Although she’s just 10 years old, Emily Noble always feels at home when she visits Loyola High School, the all-boys secondary school in Notre-Dame-de-Grâce.
The private Jesuit school has educated four generations of her family — from her older brother Noah to her great-grandfathers back in the 1910s and 1920s.
During a visit in 2016, when her grandfather Paul Cambell Noble was inducted into Loyola’s Hall of Merit, Emily saw class pictures of her uncles and other male relatives that adorn the walls throughout the 125-year-old school.
“She was running through the hallways saying: ‘Dad, It’s so fun here. It’s great, but I only see boys on the wall. Can I go here, too?” her father, Mark Noble, recalled.
Back then, the answer was a definitive no.
But unknownst to Noble, the Jesuits of Canada and the Loyola board of governors had already been musing about admitting girls.
A declining birth rate in Quebec and English eligibility rules would lead to enrollment issues going forward, but as women took on more leadership roles in society, the school believed it was time to offer girls a Jesuit education as well.
About one-third of Jesuit schools in the US have become coed and three of five Jesuit schools in Canada have already made the change.
After lengthy discussions with its close-knit alumni, teachers, the mothers’ guild and parents, Loyola announced last month it will admit the first cohort of girls in Secondary 1 in the 2023-2024 academic year.
“When we got wind of it two years ago, it was such a relief that the choice (of high school) was made for us,” Noble recalled in an interview.
“My cousins and brothers are elated with the idea.” Emily’s grandfather, who passed away in March, also thought it was a “great idea.”
Noble said he always felt that Loyola differed from other high schools because it isn’t solely focused on academics. Its Jesuit, Catholic education focuses on developing the whole person. By the time they graduated from Loyola, many students are intellectually curious, compassionate and committed to building a better community, Noble said.
“While the core mission of Loyola has remained the same since its founding, the culture and experience of our students has consistently changed from one generation to the next, and we must ensure that we keep updating our pedagogical approach for the times,” the school said in a statement.
The school has applied to the Quebec education department for a permit to open a French section in 2025 and is planning a fundraising campaign to update its athletic facilities. At present, Loyola has 690 students. The school gives out about $750,000 in bursaries each year.
To implement Loyola’s new mission, the Jesuits began looking for a leader who could usher in a new era and open the door to young women.
Marcelle De Freitas was working at the University of Toronto in 2020 when a colleague asked whether she knew anyone interested in a leadership position at a Jesuit high school in Montreal.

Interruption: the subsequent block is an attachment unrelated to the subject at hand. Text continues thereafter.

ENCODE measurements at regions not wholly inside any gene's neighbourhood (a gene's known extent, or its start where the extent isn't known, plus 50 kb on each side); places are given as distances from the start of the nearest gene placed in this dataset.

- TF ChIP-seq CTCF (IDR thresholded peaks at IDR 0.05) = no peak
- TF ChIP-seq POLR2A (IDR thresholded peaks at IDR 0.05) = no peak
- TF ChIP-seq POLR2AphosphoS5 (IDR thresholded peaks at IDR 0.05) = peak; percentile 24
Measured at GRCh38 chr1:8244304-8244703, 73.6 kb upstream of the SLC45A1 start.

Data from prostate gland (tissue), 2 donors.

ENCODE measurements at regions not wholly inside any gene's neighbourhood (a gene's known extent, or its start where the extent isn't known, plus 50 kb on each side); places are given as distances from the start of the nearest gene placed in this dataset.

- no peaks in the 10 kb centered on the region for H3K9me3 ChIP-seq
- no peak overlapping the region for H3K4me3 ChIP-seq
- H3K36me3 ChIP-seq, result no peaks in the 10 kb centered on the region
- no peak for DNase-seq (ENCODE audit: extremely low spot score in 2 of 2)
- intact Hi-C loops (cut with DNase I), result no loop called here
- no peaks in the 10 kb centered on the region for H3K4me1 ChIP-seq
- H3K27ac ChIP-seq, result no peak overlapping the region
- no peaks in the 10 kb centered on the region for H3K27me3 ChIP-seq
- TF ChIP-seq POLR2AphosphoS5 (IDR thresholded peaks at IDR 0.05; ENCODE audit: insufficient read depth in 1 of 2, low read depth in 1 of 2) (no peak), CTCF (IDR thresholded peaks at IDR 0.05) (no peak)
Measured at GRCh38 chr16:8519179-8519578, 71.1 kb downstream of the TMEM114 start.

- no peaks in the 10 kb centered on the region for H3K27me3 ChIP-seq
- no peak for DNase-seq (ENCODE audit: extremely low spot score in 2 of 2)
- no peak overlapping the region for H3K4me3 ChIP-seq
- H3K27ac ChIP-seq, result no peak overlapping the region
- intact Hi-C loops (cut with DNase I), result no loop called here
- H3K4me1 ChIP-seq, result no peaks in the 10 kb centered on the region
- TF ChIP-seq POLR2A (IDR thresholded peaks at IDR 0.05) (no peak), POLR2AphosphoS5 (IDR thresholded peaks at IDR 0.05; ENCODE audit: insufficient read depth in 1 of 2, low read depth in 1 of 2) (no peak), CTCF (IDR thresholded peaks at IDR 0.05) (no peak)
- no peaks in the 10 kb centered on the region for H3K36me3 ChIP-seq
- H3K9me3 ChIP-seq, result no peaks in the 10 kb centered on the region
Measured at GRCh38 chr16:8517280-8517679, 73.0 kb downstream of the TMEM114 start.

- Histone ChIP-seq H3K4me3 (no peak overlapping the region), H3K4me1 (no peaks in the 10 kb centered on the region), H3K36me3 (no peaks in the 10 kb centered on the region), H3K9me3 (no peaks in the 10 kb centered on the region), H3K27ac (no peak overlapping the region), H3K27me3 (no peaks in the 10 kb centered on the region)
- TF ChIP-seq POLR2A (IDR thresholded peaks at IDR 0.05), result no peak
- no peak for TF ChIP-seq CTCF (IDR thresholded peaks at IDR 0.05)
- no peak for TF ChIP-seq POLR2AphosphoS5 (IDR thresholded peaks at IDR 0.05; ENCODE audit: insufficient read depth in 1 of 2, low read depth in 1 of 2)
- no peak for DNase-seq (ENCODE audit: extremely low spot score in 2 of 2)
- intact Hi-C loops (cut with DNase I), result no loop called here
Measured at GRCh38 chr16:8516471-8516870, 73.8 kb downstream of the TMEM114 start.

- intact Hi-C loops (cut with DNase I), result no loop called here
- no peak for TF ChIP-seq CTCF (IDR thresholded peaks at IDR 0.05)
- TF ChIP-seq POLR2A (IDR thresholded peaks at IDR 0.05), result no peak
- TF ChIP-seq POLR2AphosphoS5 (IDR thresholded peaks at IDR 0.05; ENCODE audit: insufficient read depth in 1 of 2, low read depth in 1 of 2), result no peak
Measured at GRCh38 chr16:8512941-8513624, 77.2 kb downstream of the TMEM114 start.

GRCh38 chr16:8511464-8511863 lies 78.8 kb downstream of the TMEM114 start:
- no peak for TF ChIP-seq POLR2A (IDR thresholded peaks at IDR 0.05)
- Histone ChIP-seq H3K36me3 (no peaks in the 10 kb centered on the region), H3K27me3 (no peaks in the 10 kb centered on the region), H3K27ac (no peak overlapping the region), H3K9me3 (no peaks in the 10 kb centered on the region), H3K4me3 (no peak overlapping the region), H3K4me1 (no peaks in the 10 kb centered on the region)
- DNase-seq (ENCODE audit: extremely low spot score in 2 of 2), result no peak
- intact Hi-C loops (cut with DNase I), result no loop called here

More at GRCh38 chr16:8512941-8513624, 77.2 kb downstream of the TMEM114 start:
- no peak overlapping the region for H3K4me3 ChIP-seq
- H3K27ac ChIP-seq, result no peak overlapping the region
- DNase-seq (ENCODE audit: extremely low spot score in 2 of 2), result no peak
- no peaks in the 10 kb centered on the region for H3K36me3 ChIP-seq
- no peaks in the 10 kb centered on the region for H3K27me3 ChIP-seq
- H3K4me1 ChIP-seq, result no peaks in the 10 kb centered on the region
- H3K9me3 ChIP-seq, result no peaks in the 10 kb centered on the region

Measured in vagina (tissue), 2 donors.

She thought briefly about whether she knew anyone who would fancy a move to Montreal and then wondered if the posting was something she should explore.
She made a cold call to Adam Pittman, a Jesuit who works at the school, and they chatted for about an hour. Pittman suggested she contact the chair of the school’s board of governors. A few months later, she was hired as Loyola’s first female president.
In an interview with the Gazette, DeFreitas said the rationale for teaching boys and girls separately no longer holds true.
“Looking back in history, there was a time when the men educated men to be business and community leaders,” she said. “Society has shifted, and we see women in leadership frequently now. It’s a coed world.”
During chats with DeFreitas about the upcoming changes, some current students wondered whether the girls would sit with them in the cafeteria, attend school dances or understand their humor.
One student expressed concern that some girls may not appreciate the roughhousing or teasing that some of the boys engage in.
“Are girls going to find it funny the way we joke and make comments to each other?” one student asked.
Many said they would welcome girls and others suggested the school would need to hire more female teachers to make the girls comfortable.
As a Loyola teacher and president of the school’s alumni association, Chris Hain has heard from many current and former students about the school’s change of direction.
“There was a mixed response. Some, like me, were excited because I have a niece who will be coming here,” Hain said.
“But others were trepidatious. It’s a testament about how protective they are about the school and what they experienced. When you go to school during your formative years, you want to preserve that special place that made you into the person you are.”
The school will hold an open house Sept. 17 for students and parents. Student with English-language eligibility, regardless of gender, background or religious belief can apply.
Apart from signing up for music and art classes, Emily said she’s thrilled that she will be the first girl in her family to apply to Loyola.
“My dad always told me his brothers went there and his dad went there,” she said. “It feels like a tradition, so I feel like going too.”
Sign up for our new parenting newsletter at montrealgazette.com/newsletters.
Loyola High School: A close-knit community
Beloved Loyola teacher Sean Ryan dies after battle with brain tumor